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(Photo by Bill Allen/NJ SportAction)

PENNED IN: Princeton quarterback Matt Verbit gets corralled by a Penn
tackler in the Tigers' 37-7 defeat to the Quakers. Princeton, now 2-6 (2-3 Ivy), hosts Yale on November 15.
d of caption

Princeton Football Blown Away 37-7 By No. 9 Penn As Unbeaten Quakers Knock Tigers Out of Ivy Race

By Bill Alden

Facing an undefeated Penn squad and playing into a stiff wind of 16 m.p.h., the Princeton University football team fell behind 17-0 in the first quarter last Saturday at Franklin Field.

The Tigers were hoping that getting the wind at their backs in the second quarter would get them headed in the right direction.

Instead, Princeton's hopes of staying in the Ivy league race were blown away as the Quakers built an unassailable 30-0 halftime cushion on the way to a 37-7 romp before 21,060.

It was an old Tiger bugaboo – turnovers – that helped take the wind out of Princeton's sails as it dropped to 2-6 (2-3) Ivy and was officially eliminated from the Ivy race.

The Tigers lost four fumbles in the first half which Penn (8-0, 5-0 Ivy) duly cashed in for 17 points as the Quakers extended their winning streak to 13 games, the second longest current streak nationally in 1-AA football.

The most egregious giveaway came when the Tigers mishandled a squib kick late in the second quarter and Penn recovered, getting in position to score its final touchdown of the half.

Afterward, Tiger head coach Roger Hughes maintained that his team felt it could have overcome its rough first quarter. "We'd seen on tape that Penn had gotten big leads and had relinquished them at points," said a subdued Hughes. "We really felt like, OK, they had jumped out early but we were in the wind early and could fight out way back into the game."

Princeton quarterback Matt Verbit, who had engineered a Tiger comeback in its win over Brown in mid-October, wasn't ready to give up the ship. "I felt like we had a chance to come back," said Verbit, who hit on 19-of-29 passes for 273 yards but lost two fumbles. "Every time we'd get something going, we'd shoot ourselves in the foot. We had confidence we could come back but it just didn't work out."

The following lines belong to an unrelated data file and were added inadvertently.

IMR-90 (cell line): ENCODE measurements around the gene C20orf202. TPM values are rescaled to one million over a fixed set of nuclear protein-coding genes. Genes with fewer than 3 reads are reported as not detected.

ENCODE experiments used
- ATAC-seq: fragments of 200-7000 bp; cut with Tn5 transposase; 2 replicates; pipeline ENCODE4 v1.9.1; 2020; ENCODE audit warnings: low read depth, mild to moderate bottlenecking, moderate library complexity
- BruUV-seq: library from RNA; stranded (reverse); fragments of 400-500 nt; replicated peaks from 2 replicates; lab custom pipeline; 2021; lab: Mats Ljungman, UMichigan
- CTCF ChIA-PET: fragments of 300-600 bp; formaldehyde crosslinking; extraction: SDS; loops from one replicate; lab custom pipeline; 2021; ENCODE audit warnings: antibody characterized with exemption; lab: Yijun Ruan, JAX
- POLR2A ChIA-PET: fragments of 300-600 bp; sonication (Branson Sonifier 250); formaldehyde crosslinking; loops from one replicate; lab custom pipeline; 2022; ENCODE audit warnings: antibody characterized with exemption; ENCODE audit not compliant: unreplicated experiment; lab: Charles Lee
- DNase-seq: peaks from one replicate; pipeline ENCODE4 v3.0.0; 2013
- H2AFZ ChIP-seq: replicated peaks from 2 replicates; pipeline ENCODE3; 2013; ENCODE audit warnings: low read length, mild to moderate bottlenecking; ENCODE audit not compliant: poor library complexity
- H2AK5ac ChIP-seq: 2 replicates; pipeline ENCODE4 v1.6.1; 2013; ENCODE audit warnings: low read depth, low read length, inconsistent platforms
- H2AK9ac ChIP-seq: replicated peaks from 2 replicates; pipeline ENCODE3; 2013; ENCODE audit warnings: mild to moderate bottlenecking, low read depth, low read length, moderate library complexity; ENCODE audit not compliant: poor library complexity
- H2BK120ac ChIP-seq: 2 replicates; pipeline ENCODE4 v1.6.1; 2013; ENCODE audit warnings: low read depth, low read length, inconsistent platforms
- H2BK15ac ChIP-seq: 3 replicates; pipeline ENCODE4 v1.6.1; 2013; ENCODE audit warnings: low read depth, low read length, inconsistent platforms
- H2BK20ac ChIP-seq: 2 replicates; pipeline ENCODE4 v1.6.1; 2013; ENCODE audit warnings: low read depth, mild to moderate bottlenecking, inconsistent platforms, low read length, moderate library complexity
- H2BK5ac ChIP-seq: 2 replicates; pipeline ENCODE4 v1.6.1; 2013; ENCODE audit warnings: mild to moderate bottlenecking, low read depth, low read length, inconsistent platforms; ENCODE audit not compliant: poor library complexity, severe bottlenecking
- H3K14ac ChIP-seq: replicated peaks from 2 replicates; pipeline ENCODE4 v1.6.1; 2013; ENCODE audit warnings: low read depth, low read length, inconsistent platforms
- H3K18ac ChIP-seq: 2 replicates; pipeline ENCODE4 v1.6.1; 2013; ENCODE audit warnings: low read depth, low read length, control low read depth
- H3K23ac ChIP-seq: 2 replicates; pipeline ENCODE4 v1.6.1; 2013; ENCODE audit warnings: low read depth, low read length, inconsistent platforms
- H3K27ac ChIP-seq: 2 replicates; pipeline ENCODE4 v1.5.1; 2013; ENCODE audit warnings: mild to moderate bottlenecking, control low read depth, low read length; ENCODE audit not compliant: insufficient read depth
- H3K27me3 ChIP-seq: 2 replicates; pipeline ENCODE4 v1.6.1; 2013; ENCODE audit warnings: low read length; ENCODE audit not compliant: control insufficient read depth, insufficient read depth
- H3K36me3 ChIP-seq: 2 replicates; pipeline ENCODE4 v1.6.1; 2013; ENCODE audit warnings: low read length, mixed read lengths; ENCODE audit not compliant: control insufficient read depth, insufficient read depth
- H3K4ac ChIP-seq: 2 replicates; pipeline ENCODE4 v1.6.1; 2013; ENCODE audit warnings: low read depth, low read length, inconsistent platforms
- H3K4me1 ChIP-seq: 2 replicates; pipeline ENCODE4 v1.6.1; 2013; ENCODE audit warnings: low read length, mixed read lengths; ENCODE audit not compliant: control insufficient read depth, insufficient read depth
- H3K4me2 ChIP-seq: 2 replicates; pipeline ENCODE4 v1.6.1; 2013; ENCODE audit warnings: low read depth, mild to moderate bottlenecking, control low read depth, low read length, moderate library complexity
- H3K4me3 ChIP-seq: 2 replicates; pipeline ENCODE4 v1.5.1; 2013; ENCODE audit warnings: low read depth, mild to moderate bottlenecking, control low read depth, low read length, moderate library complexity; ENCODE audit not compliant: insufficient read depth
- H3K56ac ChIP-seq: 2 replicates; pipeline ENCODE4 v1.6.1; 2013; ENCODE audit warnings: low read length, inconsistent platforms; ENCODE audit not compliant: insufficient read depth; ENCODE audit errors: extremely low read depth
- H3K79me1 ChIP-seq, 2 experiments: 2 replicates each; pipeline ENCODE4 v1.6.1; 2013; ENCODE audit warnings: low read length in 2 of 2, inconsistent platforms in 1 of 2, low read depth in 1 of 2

In the end, Hughes had to acknowledge that the Quakers had simply worked the Tigers over. "It's pretty clear that Penn is deserving of its No. 9 ranking," said Hughes, whose team was outgained 478 yards to 327 and mustered 13 first downs compared to the 26 piled up by Penn.

"They took advantage of everything we gave them. I thought they dominated the ball on both lines of scrimmage. Certainly my hat goes off to Al Bagnoli and his staff. They've done a great job and have a great team and certainly we made them look that good. They executed on all cylinders."

The Tigers, by contrast, fell well short of the mark when it came to execution as they lost their eight straight to Penn. "When you're playing a team of this caliber, you have to hope that some of the breaks go your way," said Hughes, who is now 14-23 in his tenure at Princeton.

"With four or five turnovers in the first half, it's very difficult to put your defense in that kind of position when they're trying to defend a very good offense. It's very frustrating. There's nothing you can put your finger on as to the causes of the fumbles."

The loss put a cloud on the progress the Tigers had made in recent weeks as they had won two of their last three games with that loss being a 43-40 overtime heartbreaker at Harvard.

"We didn't play our top game," admitted sophomore linebacker Justin Stull, who had 12 tackles and a sack against the Quakers. "I feel like we've been getting better. I don't think we took another step forward when we needed to."

As Princeton hosts Yale (5-3, 3-2 Ivy) this Saturday, Hughes isn't ready to write off the season. "We certainly need to learn something and we can't fold our tent," asserted Hughes with his voice rising.

"I told them next week that I'm stepping on the field expecting to win a game. Yale's a good team and we have to get ready for them. We need to be ready from the start."

Hughes is confident his team can rise to the challenge. "Frankly, this team has shown a great resiliency and work ethic," added the increasingly silver-haired Hughes. "They have shown an ability to put things behind them and move forward and get better. I expect the same thing."


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